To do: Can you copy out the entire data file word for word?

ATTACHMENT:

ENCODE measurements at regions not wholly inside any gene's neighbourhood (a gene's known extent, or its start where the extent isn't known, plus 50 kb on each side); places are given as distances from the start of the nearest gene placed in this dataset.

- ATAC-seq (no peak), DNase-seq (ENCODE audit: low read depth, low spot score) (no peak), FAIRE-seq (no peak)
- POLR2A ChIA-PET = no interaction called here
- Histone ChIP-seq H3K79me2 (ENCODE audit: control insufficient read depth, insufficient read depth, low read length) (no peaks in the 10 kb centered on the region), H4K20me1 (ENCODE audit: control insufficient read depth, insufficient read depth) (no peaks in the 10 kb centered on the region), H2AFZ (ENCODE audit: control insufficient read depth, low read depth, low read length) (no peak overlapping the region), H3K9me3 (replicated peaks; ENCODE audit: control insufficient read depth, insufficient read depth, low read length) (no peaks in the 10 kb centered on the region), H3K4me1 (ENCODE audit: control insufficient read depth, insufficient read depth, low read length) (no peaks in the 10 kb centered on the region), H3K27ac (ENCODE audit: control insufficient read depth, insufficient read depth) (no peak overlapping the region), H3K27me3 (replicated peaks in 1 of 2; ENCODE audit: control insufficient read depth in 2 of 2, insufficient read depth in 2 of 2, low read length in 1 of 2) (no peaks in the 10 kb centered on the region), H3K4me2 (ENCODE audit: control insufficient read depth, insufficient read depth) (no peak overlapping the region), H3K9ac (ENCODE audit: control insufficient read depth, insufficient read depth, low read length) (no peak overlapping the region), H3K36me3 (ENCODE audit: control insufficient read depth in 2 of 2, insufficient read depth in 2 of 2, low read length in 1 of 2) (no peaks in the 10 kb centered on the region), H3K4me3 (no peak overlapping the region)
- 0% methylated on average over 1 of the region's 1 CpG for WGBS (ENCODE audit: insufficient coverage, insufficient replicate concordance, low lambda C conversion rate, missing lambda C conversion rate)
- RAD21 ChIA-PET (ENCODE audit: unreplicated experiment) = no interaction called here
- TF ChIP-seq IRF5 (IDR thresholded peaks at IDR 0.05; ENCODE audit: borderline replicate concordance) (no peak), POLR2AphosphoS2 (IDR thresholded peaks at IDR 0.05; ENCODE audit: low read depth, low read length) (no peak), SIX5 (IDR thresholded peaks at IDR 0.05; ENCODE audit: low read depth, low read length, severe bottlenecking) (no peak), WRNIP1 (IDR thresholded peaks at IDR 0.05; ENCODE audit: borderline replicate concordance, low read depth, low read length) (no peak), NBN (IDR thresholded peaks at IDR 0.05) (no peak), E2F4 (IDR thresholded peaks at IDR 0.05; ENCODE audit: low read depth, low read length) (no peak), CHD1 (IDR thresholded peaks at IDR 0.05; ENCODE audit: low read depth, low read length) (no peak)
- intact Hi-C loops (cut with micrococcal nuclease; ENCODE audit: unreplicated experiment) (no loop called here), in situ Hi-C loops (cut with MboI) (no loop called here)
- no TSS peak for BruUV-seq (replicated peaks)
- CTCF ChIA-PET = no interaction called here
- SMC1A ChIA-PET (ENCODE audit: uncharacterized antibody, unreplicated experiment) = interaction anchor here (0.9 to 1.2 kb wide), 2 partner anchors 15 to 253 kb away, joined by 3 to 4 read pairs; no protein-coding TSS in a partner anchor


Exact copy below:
ENCODE measurements at regions not wholly inside any gene's neighbourhood (a gene's known extent, or its start where the extent isn't known, plus 50 kb on each side); places are given as distances from the start of the nearest gene placed in this dataset.

- ATAC-seq (no peak), DNase-seq (ENCODE audit: low read depth, low spot score) (no peak), FAIRE-seq (no peak)
- POLR2A ChIA-PET = no interaction called here
- Histone ChIP-seq H3K79me2 (ENCODE audit: control insufficient read depth, insufficient read depth, low read length) (no peaks in the 10 kb centered on the region), H4K20me1 (ENCODE audit: control insufficient read depth, insufficient read depth) (no peaks in the 10 kb centered on the region), H2AFZ (ENCODE audit: control insufficient read depth, low read depth, low read length) (no peak overlapping the region), H3K9me3 (replicated peaks; ENCODE audit: control insufficient read depth, insufficient read depth, low read length) (no peaks in the 10 kb centered on the region), H3K4me1 (ENCODE audit: control insufficient read depth, insufficient read depth, low read length) (no peaks in the 10 kb centered on the region), H3K27ac (ENCODE audit: control insufficient read depth, insufficient read depth) (no peak overlapping the region), H3K27me3 (replicated peaks in 1 of 2; ENCODE audit: control insufficient read depth in 2 of 2, insufficient read depth in 2 of 2, low read length in 1 of 2) (no peaks in the 10 kb centered on the region), H3K4me2 (ENCODE audit: control insufficient read depth, insufficient read depth) (no peak overlapping the region), H3K9ac (ENCODE audit: control insufficient read depth, insufficient read depth, low read length) (no peak overlapping the region), H3K36me3 (ENCODE audit: control insufficient read depth in 2 of 2, insufficient read depth in 2 of 2, low read length in 1 of 2) (no peaks in the 10 kb centered on the region), H3K4me3 (no peak overlapping the region)
- 0% methylated on average over 1 of the region's 1 CpG for WGBS (ENCODE audit: insufficient coverage, insufficient replicate concordance, low lambda C conversion rate, missing lambda C conversion rate)
- RAD21 ChIA-PET (ENCODE audit: unreplicated experiment) = no interaction called here
- TF ChIP-seq IRF5 (IDR thresholded peaks at IDR 0.05; ENCODE audit: borderline replicate concordance) (no peak), POLR2AphosphoS2 (IDR thresholded peaks at IDR 0.05; ENCODE audit: low read depth, low read length) (no peak), SIX5 (IDR thresholded peaks at IDR 0.05; ENCODE audit: low read depth, low read length, severe bottlenecking) (no peak), WRNIP1 (IDR thresholded peaks at IDR 0.05; ENCODE audit: borderline replicate concordance, low read depth, low read length) (no peak), NBN (IDR thresholded peaks at IDR 0.05) (no peak), E2F4 (IDR thresholded peaks at IDR 0.05; ENCODE audit: low read depth, low read length) (no peak), CHD1 (IDR thresholded peaks at IDR 0.05; ENCODE audit: low read depth, low read length) (no peak)
- intact Hi-C loops (cut with micrococcal nuclease; ENCODE audit: unreplicated experiment) (no loop called here), in situ Hi-C loops (cut with MboI) (no loop called here)
- no TSS peak for BruUV-seq (replicated peaks)
- CTCF ChIA-PET = no interaction called here
- SMC1A ChIA-PET (ENCODE audit: uncharacterized antibody, unreplicated experiment) = interaction anchor here (0.9 to 1.2 kb wide), 2 partner anchors 15 to 253 kb away, joined by 3 to 4 read pairs; no protein-coding TSS in a partner anchor